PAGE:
March Patch Tuesday got off to an early start this month with CISA adding 95 vulnerabilities to their Known Exploited Vulnerabilities Catalog. Yesterday another 11 vulnerabilities were added including two Zero Day vulnerabilities in Mozilla Firefox that were resolved in a release on Friday, March 4th. This brings the CISA catalog up to 489 total CVEs that organizations should be ensuring get mitigated or remediated as quickly as possible. With the invasion of Ukraine by Russia a heightened awareness around cybersecurity threats has also brought more attention to the vulnerabilities being used by known Russian threat actors. Ivanti Neurons for Risk Based Vulnerability Management is currently tracking a total of 60 CVEs that have been identified as being used by Russian-backed threat actors. Many of these have been tied to Ransomware.

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Microsoft’s March Patch Tuesday includes 74 total CVEs, 71 of which are new unique CVEs, 3 of which are rated as Critical, and Mozilla resolved an additional 8 unique CVEs (not including Friday’s Critical release including two Zero Day vulnerabilities). Microsoft re-released 3 CVEs expanding affected products and documentation.

The good news on the Microsoft front this month is no additional Zero Day vulnerabilities have been identified. Most of the updates are rated as Important but given the cybersecurity war currently being waged, organizations should assume a higher level of risk for many vulnerabilities being resolved. For example, the Windows OS update has a pair of publicly disclosed vulnerabilities including an RDP Remote Code Execution vulnerability (CVE-2022-21990) and a Windows Fax and Scan Service Elevation of Privilege vulnerability (CVE-2022-24459) which have reached proof-of-concept exploit code maturity. This puts both vulnerabilities at a higher risk of exploit. The Windows OS update this month should be treated more like a critical update due to these risks.

The Mozilla Firefox and Firefox ESR updates are both rated as High but given the two Zero Day vulnerabilities resolved last Friday, Ivanti’s guidance is to treat these as Critical to ensure those known exploited vulnerabilities get plugged as quickly as possible. Consider it a defense in depth precaution.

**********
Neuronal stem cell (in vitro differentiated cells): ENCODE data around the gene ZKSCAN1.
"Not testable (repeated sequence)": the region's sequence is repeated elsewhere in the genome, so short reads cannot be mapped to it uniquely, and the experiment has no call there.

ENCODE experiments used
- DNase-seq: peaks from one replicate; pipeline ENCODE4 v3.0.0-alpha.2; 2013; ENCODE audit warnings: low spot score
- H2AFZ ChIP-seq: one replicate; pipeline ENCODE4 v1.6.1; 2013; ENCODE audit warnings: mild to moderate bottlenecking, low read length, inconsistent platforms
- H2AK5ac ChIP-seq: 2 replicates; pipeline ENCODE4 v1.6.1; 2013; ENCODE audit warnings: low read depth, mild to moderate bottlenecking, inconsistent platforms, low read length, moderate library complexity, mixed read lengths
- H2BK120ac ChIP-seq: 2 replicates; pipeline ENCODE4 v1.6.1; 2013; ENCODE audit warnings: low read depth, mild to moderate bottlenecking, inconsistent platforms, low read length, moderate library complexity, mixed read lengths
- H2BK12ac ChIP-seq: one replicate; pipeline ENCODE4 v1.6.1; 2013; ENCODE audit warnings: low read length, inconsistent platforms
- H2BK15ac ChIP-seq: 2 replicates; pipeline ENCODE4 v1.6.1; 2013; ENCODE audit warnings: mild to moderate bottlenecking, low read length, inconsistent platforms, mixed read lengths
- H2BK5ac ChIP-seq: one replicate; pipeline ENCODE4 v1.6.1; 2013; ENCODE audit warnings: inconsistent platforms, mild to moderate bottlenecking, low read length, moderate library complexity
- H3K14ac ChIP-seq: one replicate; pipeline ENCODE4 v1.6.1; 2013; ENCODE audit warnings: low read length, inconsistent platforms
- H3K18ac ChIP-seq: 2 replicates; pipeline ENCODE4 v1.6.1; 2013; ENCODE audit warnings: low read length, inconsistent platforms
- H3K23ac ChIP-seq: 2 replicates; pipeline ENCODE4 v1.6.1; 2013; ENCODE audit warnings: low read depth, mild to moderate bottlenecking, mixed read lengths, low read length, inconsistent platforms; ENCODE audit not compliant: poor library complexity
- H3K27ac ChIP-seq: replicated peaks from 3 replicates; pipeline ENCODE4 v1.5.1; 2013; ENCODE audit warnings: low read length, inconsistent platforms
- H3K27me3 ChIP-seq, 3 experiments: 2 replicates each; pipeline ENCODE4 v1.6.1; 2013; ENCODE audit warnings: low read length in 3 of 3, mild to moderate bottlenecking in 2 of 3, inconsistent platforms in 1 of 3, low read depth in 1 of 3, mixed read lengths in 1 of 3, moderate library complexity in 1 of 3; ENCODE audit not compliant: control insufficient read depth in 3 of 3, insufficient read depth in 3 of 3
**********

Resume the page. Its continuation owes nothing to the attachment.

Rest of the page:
Microsoft Exchange has been updated to resolve 2 CVEs including a Critical Remote Code Execution vulnerability (CVE-2022-23277). The RCE vulnerability does require authentication but can be remotely exploited over the network without user interaction. This means an attacker can trigger malicious code in the context of the server’s account through a network call. 

Microsoft resolved a Remote Code Execution vulnerability in SMBv3 Client\Server that is getting some attention. It has not been publicly disclosed or known to be exploited at this time, but the vulnerability could allow an attacker to remotely exploit the vulnerability from off network over TCP 445 if it is exposed on the perimeter. The guidance in CVE-2022-24508 calls out additional steps to “protect my network” by blocking TCP port 445 at the network perimeter.

  • TCP port 445 is used to initiate a connection with the affected component. Blocking this port at the network perimeter firewall will help protect systems that are behind that firewall from attempts to exploit this vulnerability. This can help protect networks from attacks that originate outside the enterprise perimeter. Blocking the affected ports at the enterprise perimeter is the best defense to help avoid Internet-based attacks. However, systems could still be vulnerable to attacks from within their enterprise perimeter.

Microsoft also made an update to KB5004442 just after the February Patch Tuesday event. This article discusses a Security Feature Bypass in Windows DCOM Server. Hardening changes were made to DCOM in June 2021, but these changes are disabled by default. Coming in June 2022, the hardening changes will change to enabled by default, but with ability to disable via a registry key and change to enabled by default with no ability to disable come March 2023. Microsoft is giving ample time to ensure organizations have time to test these hardening changes as legacy applications could be impacted. The February 17 warning serves as Microsoft’s one year notice that you need to get things tested and fixed\updated if you find impacts.